Smart Clusters let VMware encapsulate more than 50 configuration parameters for the controller, worker nodes, network and storage configuration, into a predefined cluster type that embody best practices that improve performance, security and availability. VKE initially includes two cluster types, Developer and Production, however Shelton says that there will be others that evolve as the company sees how organizations use the service and can identify different policies and configurations to meet various scenarios.
The initial release of VKE runs on AWS, likely the same infrastructure VMware uses for its VMware Cloud offering, and will be available in three AWS regions. Thus, like AWS Cloud, workloads in VKE can access native AWS services such as data stored in S3 or RDS. Shelton says that an Azure implementation is planned, but was non-committal on support for Google Cloud since there is clear overlap with the PKS on GKE hybrid that VMware hasn't figured out how to support Kubernetes as a cluster manager, but also decouple from the worker nodes.
Indeed, VKE is like a combination of AWS Fargate and EKS, or Azure ACI and AKS. While AWS is moving towards allowing Fargate instances to be incorporated into an EKS cluster, it's not yet a packaged service that's ready for production use. Google GKE is probably the most similar to VKE in that it does blur the lines between managing the Kubernetes control plane management and worker nodes, but lacks a simple abstraction layer like the Smart Cluster that fully insulates the user from most operational decisions.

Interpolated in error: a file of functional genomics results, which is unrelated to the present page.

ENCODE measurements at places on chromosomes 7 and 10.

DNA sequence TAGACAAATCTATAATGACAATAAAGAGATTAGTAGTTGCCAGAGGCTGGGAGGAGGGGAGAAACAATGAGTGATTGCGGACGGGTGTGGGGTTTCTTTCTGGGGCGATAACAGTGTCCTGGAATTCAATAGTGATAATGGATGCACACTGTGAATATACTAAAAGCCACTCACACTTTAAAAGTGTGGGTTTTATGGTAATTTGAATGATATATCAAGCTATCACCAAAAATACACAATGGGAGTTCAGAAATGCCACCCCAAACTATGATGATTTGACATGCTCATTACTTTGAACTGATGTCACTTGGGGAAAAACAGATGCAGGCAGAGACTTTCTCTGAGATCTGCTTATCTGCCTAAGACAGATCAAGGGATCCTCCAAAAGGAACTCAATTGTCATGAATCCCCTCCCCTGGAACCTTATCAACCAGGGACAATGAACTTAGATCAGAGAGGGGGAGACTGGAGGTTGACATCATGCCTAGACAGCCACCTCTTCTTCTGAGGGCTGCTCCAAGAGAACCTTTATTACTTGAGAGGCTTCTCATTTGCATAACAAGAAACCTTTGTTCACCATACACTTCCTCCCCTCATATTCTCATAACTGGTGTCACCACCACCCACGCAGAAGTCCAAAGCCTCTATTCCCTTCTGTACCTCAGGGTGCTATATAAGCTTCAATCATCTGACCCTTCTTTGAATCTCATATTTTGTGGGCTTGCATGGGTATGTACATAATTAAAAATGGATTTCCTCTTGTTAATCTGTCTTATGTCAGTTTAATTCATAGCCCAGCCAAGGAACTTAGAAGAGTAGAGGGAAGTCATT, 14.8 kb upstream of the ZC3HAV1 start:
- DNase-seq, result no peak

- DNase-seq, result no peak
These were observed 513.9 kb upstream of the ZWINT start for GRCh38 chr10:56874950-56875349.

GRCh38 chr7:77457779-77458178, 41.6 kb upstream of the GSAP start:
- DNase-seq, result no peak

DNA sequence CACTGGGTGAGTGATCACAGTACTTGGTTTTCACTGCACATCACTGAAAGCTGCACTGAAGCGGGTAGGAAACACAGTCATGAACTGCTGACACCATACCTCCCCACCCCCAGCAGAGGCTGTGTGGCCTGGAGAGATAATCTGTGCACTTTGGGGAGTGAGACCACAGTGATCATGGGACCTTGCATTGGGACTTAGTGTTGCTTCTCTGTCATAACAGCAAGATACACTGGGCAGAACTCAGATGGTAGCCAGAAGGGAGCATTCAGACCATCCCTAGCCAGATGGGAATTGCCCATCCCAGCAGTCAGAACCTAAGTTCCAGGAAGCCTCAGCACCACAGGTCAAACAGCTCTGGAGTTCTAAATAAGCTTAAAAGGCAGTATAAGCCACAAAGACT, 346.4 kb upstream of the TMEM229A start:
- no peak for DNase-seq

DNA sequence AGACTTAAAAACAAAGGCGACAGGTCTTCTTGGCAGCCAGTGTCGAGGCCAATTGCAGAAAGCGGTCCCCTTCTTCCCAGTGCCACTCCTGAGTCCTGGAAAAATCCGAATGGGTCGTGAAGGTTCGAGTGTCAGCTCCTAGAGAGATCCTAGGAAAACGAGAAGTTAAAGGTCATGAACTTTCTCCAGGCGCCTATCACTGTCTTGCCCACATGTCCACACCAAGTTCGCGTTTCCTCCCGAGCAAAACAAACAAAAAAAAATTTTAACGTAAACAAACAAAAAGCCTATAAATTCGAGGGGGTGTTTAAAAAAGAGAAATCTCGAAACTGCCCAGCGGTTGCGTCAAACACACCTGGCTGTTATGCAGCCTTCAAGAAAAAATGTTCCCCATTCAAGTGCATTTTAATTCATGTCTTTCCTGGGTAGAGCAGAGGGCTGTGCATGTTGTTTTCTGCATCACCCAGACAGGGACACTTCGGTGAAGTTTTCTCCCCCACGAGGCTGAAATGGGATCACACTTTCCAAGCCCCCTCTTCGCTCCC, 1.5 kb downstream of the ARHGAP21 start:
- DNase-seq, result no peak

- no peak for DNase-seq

The Kubernetes project documentation lists more than a dozen other cloud hosted services or turnkey products, including some, like Platform9 and Stackpoint that offer full stack multi-cloud support. Nevertheless, these remain niche products and won’t provide significant competition to VMware as it seeks to establish itself in the CaaS market by differentiating from the big-three cloud
VKE is significant on several levels. On the surface, it's a compelling CaaS offering with some meaningful technical differentiation from a known and trusted company. Strategically, not only does VKE represent a commitment to an infrastructure deployment platform that is displacing VMware’s initial raison d’etre, but it furthers the company’s move towards selling cloud services. While the company's initial cloud portfolio served as a supplement to its traditional business of licensed software and support contracts, VKE along with VMware on AWS move the company squarely into the realm cloud service provider. While it's dicey reading too much into a single product announcement, I believe VKE has broader significance.
VMware’s cloud denialism, which I criticized here, and later epiphany, which I chronicled here, have put it on a path similar to Microsoft, with Azure and Office 365, and Oracle, with Oracle Cloud, that seeks bridge the old model of on-premise licensed software and the new world of on-demand managed (cloud) services. VKE is the clearest demonstration yet that the company sees the inevitability of cloud services displacing more and more enterprise infrastructure and isn’t afraid of cannibalizing its legacy business. Whether VMware proceeds aggressively, like Microsoft, or tepidly like Oracle remains an open question, however I expect the direction to be clarified by executives at VMworld in a few weeks.
Dell doing a U-turn back into the public markets in a deal that doesn’t entirely give it total control over VMware further muddies the long-term future. However, with Michael Dell professing how much he loves the company, it seems inevitable that VMware will eventually be completely absorbed and transformed into the software and services arm of Dell. With Dell itself becoming more reliant on sales to cloud builders and other service providers, the combination (even at current levels of 82 percent Dell ownership) gives VMware plenty of freedom to pursue its own cloud strategy on a track similar to Microsoft that doesn’t abandon the legacy business, but makes clear that the cloud is where the growth lies.